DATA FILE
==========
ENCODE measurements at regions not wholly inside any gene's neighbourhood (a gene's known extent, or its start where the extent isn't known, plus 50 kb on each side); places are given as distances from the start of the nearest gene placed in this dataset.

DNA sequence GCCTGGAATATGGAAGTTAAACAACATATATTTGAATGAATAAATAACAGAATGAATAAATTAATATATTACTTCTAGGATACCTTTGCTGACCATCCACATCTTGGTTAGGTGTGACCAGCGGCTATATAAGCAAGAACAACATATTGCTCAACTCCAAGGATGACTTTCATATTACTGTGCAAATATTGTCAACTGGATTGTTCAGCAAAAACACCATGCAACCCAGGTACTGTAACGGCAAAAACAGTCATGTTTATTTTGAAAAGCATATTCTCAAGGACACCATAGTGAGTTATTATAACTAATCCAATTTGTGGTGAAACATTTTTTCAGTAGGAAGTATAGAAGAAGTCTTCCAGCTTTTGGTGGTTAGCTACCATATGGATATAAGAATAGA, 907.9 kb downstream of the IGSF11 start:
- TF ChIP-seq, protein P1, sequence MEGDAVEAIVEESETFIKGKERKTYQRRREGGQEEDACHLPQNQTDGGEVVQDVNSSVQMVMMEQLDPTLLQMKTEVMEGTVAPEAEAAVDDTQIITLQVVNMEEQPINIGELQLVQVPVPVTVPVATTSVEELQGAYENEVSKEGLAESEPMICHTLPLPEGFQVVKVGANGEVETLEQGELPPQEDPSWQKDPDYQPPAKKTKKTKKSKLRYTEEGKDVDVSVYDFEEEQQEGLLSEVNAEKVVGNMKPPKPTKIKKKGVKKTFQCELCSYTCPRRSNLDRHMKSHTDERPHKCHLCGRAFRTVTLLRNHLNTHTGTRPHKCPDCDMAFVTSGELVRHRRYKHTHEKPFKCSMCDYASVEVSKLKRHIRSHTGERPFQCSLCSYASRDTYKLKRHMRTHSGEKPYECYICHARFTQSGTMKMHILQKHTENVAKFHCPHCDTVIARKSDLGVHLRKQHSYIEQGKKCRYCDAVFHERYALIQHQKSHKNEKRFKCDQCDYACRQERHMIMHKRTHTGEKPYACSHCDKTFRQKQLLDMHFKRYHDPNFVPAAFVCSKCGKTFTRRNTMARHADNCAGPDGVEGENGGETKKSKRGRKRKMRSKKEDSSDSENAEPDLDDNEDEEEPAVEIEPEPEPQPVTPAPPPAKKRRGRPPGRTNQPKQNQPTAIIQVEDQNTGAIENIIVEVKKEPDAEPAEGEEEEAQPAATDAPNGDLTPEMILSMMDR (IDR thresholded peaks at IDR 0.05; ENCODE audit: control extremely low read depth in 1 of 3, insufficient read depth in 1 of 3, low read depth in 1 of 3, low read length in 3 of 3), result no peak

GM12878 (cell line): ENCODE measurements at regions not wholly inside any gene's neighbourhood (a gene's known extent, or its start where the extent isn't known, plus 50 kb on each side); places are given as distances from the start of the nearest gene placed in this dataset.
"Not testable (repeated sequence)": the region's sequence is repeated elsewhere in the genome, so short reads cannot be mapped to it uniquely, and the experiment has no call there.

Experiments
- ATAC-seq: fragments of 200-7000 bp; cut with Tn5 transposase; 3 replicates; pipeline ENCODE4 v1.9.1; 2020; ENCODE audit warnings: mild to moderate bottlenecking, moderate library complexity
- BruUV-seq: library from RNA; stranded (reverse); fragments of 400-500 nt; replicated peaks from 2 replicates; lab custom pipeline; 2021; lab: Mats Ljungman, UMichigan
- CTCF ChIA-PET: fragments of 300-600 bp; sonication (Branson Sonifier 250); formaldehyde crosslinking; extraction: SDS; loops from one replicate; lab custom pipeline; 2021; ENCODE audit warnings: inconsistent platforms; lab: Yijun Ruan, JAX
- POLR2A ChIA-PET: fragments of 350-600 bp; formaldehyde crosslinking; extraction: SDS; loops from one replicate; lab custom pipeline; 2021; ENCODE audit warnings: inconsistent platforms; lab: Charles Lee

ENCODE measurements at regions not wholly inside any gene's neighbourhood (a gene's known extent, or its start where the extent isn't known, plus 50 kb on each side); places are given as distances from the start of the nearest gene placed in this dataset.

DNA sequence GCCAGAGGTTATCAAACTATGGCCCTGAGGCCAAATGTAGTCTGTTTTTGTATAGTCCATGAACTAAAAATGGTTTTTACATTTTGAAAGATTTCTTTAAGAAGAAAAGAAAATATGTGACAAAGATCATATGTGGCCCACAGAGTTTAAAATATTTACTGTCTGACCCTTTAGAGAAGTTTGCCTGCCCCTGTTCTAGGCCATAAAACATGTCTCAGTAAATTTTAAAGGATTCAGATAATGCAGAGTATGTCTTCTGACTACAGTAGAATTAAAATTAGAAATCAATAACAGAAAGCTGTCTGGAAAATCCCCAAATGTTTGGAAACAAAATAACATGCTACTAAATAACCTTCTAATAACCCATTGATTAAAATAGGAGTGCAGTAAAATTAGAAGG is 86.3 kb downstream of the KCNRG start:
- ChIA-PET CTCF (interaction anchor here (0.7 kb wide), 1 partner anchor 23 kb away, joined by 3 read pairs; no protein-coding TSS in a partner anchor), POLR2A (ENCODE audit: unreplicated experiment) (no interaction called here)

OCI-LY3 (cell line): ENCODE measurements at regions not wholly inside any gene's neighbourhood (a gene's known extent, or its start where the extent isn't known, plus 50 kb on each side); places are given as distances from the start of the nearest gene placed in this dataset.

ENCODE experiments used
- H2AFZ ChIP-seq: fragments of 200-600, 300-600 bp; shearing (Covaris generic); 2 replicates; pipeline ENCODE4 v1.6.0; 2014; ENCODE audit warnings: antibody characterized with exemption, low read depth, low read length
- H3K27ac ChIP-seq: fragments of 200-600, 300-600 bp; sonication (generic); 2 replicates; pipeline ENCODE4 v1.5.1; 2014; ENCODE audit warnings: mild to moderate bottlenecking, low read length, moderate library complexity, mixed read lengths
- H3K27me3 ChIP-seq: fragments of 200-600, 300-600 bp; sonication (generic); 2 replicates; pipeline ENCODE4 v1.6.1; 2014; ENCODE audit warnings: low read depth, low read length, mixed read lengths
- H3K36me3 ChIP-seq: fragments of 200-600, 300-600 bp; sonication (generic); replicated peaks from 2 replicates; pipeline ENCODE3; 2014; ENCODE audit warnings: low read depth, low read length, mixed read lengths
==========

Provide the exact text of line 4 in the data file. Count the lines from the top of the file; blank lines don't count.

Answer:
GM12878 (cell line): ENCODE measurements at regions not wholly inside any gene's neighbourhood (a gene's known extent, or its start where the extent isn't known, plus 50 kb on each side); places are given as distances from the start of the nearest gene placed in this dataset.